COVID-19 Notice: We are providing FREE consultations via phone or video conferencing for your safety and convenience. Learn More »

Articles Posted in Auto Accidents

elderlysigningBecoming the victim of an auto accident can have a profound effect on your life. Even though an accident can happen in the span of a few seconds, it can cause death or injuries and hardships that last months, years, or a lifetime. With that in mind, victims of auto accidents should seek an attorney to ensure that they are compensated for their injuries and/or losses. However, not every attorney is qualified to handle every case. Clients should ensure that they receive the representation that they deserve.

Here are five things to consider when hiring a Maryland car accident attorney:

History of Results

2019-crash-300x284Uber and Lyft are the new on-demand transportation (or “rideshare”) companies that have revolutionized the for-hire and taxi transportation business in the last few years. Users download the Uber or Lyft app to their mobile phone and set up an account with a credit card for payment.  Once set up, users can request a ride pickup from their phone to which nearby Uber or Lyft drivers in the area respond. The apps allow riders to track the driver and process payment electronically.

Lyft and Uber are relatively new companies, but they have exploded in popularity over the last 5 years. My sister is in Kenya right now, and she is traveling around by Uber. Lyft, Uber’s kid brother, is about to go public and make their founders and estimated $9.4 bazillion.  Car accidents involving Lyft or Uber drivers are becoming more and more common, and these cars flood our roads.

Claims Against Lyft or Uber

Do you want to make a pain and suffering claim without a lawyer?  I believe car crash injury victims are always better off hiring a lawyer for many reasons not worth fully exploring here (but I do here) even in soft tissue muscle, tendon, and ligament injury cases.

But attorneys’ fees are a lot of money, usually taking one-third of your recovery.  If there is any claim where an injured person can justify proceeding without a personal injury attorney, it is in the classic neck or back soft tissue/whiplash injury traffic collision case with pain and suffering but clearly no permanency.

My belief has always been that the benefit of an experienced attorney can bring to a case is proportionate to the severity of the injury. If you have a permanent injury, you are foolish if you don’t hire a lawyer. (I wouldn’t handle my own case, either. Because that is also an awful idea.)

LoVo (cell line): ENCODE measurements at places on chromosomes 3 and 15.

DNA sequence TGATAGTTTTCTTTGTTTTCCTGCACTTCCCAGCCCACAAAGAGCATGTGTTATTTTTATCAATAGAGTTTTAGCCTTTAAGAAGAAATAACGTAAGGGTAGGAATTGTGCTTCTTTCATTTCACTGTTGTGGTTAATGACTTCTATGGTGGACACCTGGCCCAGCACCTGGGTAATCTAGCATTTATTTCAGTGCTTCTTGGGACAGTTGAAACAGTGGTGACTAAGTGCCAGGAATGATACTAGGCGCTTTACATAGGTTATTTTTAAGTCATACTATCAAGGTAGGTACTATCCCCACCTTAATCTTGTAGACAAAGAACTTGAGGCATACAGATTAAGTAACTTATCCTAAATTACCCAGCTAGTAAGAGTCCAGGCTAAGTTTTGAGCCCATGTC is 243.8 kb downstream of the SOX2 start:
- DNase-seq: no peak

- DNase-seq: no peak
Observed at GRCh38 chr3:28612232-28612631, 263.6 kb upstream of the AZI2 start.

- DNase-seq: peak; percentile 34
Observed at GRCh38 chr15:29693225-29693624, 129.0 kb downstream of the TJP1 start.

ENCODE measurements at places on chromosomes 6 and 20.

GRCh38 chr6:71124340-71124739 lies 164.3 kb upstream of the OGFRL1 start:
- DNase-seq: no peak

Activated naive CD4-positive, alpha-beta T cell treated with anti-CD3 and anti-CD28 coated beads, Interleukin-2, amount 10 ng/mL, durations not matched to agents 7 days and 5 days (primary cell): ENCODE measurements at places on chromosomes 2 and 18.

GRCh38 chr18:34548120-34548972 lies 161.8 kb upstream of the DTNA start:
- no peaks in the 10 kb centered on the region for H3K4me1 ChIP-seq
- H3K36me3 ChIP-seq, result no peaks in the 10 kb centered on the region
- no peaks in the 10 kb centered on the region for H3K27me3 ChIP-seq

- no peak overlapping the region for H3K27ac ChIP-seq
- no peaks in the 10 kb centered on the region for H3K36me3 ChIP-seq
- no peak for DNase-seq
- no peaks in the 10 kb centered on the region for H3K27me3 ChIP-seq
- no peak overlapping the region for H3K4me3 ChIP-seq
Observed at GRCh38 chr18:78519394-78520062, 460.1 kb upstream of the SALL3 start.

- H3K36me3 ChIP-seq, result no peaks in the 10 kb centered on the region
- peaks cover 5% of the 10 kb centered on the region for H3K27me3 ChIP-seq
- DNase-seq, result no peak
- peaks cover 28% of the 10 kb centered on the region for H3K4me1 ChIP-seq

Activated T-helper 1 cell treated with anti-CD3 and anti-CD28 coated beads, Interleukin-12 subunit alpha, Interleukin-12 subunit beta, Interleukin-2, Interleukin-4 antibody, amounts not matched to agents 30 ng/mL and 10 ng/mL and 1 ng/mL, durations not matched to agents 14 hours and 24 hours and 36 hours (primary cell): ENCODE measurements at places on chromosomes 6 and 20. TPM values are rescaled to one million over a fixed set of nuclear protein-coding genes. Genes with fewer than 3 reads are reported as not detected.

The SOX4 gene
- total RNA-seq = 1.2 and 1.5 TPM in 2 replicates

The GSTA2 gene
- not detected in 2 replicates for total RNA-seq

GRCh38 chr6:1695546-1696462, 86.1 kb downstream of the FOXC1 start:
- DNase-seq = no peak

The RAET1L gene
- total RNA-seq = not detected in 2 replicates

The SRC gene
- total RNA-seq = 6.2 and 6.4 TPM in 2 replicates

A quality attorney in serious injury and death cases will statistically get the injured party a lot more money.  I’m talking about the money that put in your pocket.  The same is probably true in tendon strain neck/back injury cases, too.

But car accident lawyers cannot run from the fact that the difference is much less significant in smaller cases.  Some people just prefer the path where lawyers are not taking money away from their settlement. So be it. As long as you understand you run a risk just like you run a risk when you try to install your own bathroom floor, just typically with a lot more money at stake.

Continue reading

Knee dislocations are relatively rare in automobile accidents.  But we have seen several of them recently, so I’m writing today about these injuries and to give you some idea of the potential settlement value of these claims.  If you are trying to find the general settlement value of knee injury cases, we provide statistics and verdicts for you elsewhere.

Knee Dislocations in Car Accidents

knee-200x300Knee dislocations are technically a dislocation of the patella. Our lawyers have seen a lot of these cases.  Our knees are in a grove at the end of our thigh bones.  This allows the kneecap to slide back and forth.  When our clients have a knee dislocation, what we see is the kneecap is completely out of the knee’s grove.  You can see it off to the side of the bone. If it is just partially out and perched on the edge, that is a subluxation or partially dislocated knee.

I have long said it is an open question under Maryland law whether you are required to give a recorded statement to your own insurance company if you are making an uninsured motorist claim even if the insurance contract obligates you to do so.

The theory is that Maryland has a statutory scheme that preempts any contractual obligation imposed by the contract.  I didn’t make this up, I stole it from Janquitto’s book on Maryland insurance law.  (You should own if you are a lawyer handling auto tort cases in Maryland.)

I’m not sure whether this argument was advanced in Dolan v. Kemper, a new Maryland Court of Special Appeals case decided last week.  But if it was, the CSA shut the door on it.

Some of the most serious personal injury cases our firm handles involve motorcycle accidents.  Too often, other drivers don’t pay attention or fail to yield to motorcycles.  Even a minor collision can cause significant injury or even death for a motorcycle rider.  Our lawyers have been successful in obtaining significant settlements and verdicts in Motorcycle cases throughout Maryland.  Our singular focus is to assist our clients in getting the maximum amount of financial compensation for their motorcycle accident case.

How Much is a Motorcycle Accident Case Worth?